In September 2021, the Government published its response to the 2020 consultation on Carer’s Leave. It has confirmed that it plans to legislate an entitlement to Carer’s Leave for employees as a right from day one.

The leave will consist of one week (5 working days) of unpaid leave per year for those employees with long-term caring responsibilities. This can be taken as full days or half days.

Leave can be taken to provide care, or arrange care, for a person with a long-term care need, e.g. illness, injury or issues relating to old age.

Employees will be required to give notice that is at least twice the length of the time being requested, plus one day.

Neonatal Leave And Pay For Employees

In March 2020, the Government announced its intention to introduce Statutory Neonatal Leave for parents whose babies require neonatal care.

It is expected that the amount of leave will be one week for every week that the baby is in neonatal care, up to a maximum of 12 weeks. This will be paid leave, with parents being entitled to a statutory rate of pay set by the Government each year.

Redundancy Protection for Women and New Parents

The Government has also confirmed its intent to extend the redundancy protection period which is currently available to mothers on Maternity Leave.

Protection will apply to pregnant women from the point they notify their employer of their pregnancy until 6 months after a mother has returned to work.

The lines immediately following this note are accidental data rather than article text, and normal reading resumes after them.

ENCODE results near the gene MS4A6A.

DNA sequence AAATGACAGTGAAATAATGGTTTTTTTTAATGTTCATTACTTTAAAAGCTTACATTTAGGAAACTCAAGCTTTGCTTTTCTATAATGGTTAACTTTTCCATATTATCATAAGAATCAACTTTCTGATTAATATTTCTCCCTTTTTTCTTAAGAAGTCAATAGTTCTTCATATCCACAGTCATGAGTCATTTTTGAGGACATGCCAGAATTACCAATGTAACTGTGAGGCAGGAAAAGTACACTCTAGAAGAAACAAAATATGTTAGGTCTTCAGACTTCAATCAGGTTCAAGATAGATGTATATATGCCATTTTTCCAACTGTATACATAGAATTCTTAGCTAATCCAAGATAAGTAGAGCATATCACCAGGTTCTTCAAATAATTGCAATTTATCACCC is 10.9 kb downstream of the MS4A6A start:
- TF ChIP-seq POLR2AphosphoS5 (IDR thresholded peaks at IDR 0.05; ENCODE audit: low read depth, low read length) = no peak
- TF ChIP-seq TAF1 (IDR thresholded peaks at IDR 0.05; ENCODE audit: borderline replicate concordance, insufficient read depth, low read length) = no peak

It will also apply to those taking Adoption Leave and Shared Parental Leave.

Employment Bill

This was originally announced in December 2019 and postponed due to a change in the Parliamentary Work Schedule brought about by the pandemic.

While the date of its implementation is unannounced, it is speculated to conclude sometime in 2022.

We will keep you updated on what’s to be included within the bill.

National Minimum Wage Amounts

National Living and Minimum Wage amounts will increase again in April 2022, as follows: –

Current Rate New Rate

National Living Wage £8.91 £9.50

21 to 22 Year Olds £8.36 £9.18

18 to 20 Year Olds £6.56 £6.83

16 to 17 Year Olds £4.62 £4.81

Apprentices £4.30 £4.81

That’s all for now. We will, of course, keep you updated on any other changes that come to light.

For help with Employment Law or HR contact http://www.orchardemploymentlaw.co.uk

Round-Up of 2021

In the famous words of fictional character Forest Gump, “Life is like a box of chocolates, you never know what you’re going to get”.

2021 has certainly been a box of chocolates for us and our friends, we started the year working from home and in Lockdown and we got excited about eating outdoors (in the cold) when restrictions started to ease in April. 

2020 taught us that we needed robust systems but a flexible attitude and this has been a benefit to us this year. 

Employment Law is one of the fastest-changing laws in the UK so it is no surprise that there were changes. Some of the changes included:

  • The implementation of settled and pre-settled status of EU nationals